Is the writing any better in this novel? Mr Faulks writes beautifully throughout all three of these books.

Is it the subject matter? There
Angela Herd
I'm on page 638 of 787 of Human Traces: Really enjoying this book, a fictional story based around fact and the early stages of attempts to understand mental illness and psychosis; the beginnings of psychiatry and psychology. It offers a fascinating, insightful, as well as beautifully-articulated understanding of the origins of such 'illnesses', drawing together various schools of thought and much of the scientific theory we have come to understand as providing the most sensible (and sensical) ex ...more
On the whole I enjoyed this; it was a wide scope, from the 1860s to the 1920s and ranges across Europe the US and Africa. It tells the story of two men, Thomas Midwinter and Jacques Rebiere and their dreams of working out how the human mind functions and solving the problem of madness. There are lengthy descriptions of nineteenth century psychiatry and the development of some modern ideas with the theory of evolution and the human condition thrown in.
The book is at its strongest when dealing wi
A slow, academic but impressively ambitious novel with meticulous research into the story of 19th century psychiatry. This is a sweeping 2-generation saga, mostly set in Europe, about 2 friends who at the turn of the century pursue psychiatry (for different reasons) & become lifelong partners. Their quest is to understand madness, the evolution of the brain and what makes us human.
This story was not as compelling as 'Birdsong,' and it fact it got a little turgid in the middle. As with the l
Louise Brown
Jul 22, 2007 Louise Brown rated it 3 of 5 stars
Recommends it for: amateur psychiatrists
Great characters with captivating storylines and incredible backdrops from gruesome Victorian asylums to mountains of Switzerland to African deserts - but too educative to make an enjoyable and satisfying read. It reads like a deliberate attempt at the construction of a story around the history and theories of psychology, I'm not sure that characters or plot necessarily came first which is maybe why the book plods a little.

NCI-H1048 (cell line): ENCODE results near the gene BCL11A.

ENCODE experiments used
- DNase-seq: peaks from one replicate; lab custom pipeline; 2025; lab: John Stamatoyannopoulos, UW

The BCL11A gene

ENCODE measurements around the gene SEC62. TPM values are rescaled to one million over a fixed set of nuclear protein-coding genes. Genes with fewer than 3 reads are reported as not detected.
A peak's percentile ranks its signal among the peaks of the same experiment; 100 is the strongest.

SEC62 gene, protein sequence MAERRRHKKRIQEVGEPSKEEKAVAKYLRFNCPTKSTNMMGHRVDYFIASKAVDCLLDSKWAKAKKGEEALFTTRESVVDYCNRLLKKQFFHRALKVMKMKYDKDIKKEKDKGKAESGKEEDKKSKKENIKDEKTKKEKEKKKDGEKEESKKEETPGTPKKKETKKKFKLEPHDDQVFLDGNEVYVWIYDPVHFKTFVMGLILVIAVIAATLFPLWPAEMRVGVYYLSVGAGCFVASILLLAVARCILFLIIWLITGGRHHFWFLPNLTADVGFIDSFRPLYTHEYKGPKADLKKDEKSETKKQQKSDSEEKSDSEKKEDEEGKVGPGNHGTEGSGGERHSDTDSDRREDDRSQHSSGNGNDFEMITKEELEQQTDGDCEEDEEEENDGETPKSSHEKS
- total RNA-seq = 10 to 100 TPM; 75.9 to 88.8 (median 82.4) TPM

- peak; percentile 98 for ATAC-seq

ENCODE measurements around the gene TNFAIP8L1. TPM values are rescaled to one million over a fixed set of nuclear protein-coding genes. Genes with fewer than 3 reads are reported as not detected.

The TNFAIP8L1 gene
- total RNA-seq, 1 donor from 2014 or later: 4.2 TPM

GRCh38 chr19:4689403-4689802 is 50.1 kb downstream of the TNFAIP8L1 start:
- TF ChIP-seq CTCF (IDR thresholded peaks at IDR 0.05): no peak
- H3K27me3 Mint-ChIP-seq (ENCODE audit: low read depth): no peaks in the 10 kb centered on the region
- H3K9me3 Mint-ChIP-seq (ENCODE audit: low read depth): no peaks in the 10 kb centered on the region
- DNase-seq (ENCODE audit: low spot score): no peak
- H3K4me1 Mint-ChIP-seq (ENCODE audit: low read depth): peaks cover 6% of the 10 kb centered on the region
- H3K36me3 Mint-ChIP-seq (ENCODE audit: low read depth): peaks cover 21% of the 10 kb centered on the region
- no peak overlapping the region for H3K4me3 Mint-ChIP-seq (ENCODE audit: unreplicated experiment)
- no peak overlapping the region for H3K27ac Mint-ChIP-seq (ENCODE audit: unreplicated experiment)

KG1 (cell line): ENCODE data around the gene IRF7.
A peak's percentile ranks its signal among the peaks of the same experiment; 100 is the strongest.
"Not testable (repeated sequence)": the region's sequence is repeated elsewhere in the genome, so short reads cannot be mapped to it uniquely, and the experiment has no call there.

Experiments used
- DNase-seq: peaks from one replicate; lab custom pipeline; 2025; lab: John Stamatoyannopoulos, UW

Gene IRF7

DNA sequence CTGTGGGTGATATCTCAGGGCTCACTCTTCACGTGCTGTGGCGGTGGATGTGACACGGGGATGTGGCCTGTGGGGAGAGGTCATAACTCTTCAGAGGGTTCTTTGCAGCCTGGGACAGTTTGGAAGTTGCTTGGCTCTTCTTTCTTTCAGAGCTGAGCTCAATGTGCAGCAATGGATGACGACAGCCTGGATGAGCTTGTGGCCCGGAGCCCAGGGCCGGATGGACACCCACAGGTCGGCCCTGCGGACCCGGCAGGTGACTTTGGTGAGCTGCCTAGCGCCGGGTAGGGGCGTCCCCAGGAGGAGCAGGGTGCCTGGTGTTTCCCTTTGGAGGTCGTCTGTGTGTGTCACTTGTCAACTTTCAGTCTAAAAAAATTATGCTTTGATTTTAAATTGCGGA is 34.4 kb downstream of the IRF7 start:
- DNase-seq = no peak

I was really looking forward to reading this book: highly recommended, by an author I enjoy and on a fascinating topic. The idea of two young Victorian psychiatrists [or alienists as they were called] meeting and forming a new method of treating insanity interested me greatly, and so I started the book with great anticipation. The female characters in the story were even more interesting, Sonia with her eye for organisation, and those that turned from being patients to being part of the family a ...more
Oh dear. This is one of the most unfortunate books I've read in quite some time. Sebastian Faulks has a name in popular historical fiction and Human Traces, which seemed to promise a fascinating tale of two 19th century pioneers of psychiatry - a subject I have a strong interest in - gave me high hopes for a quality read. It is clear that Faulks is a functional writer who knows how to construct a novel, but while the subject has obviously been meticulously researched I found the prose somewhat b ...more
When I started reading 'Human Traces' for the first fifty pages I was unsure it was going to appeal to me. Once the introductions to the two protagonists had been made and the author went on to describe their first meeting it was starting to work for me.

The first protagonist we meet is Jacques Rebiere, a farmers son from Brittany with an interest in science and a love for his mentally disturbed brother Olivier. Olivier is treated like an animal by the rest of his family, only Jacques seems to ha
Derek Bridge
Human Traces sits alongside Birdsong as one of Faulks's masterpieces. The backdrop are the events of the last half of the 19th century and first half of the twentieth - not just the First World War, but more especially developments in science, evolution, medicine, psychiatry and psychology. The intense relationship between the two main characters is soured over a fundamental disagreement - the hubris of the worst excesses of Freudian psychobabble against the groundedness of neuropsychology. But ...more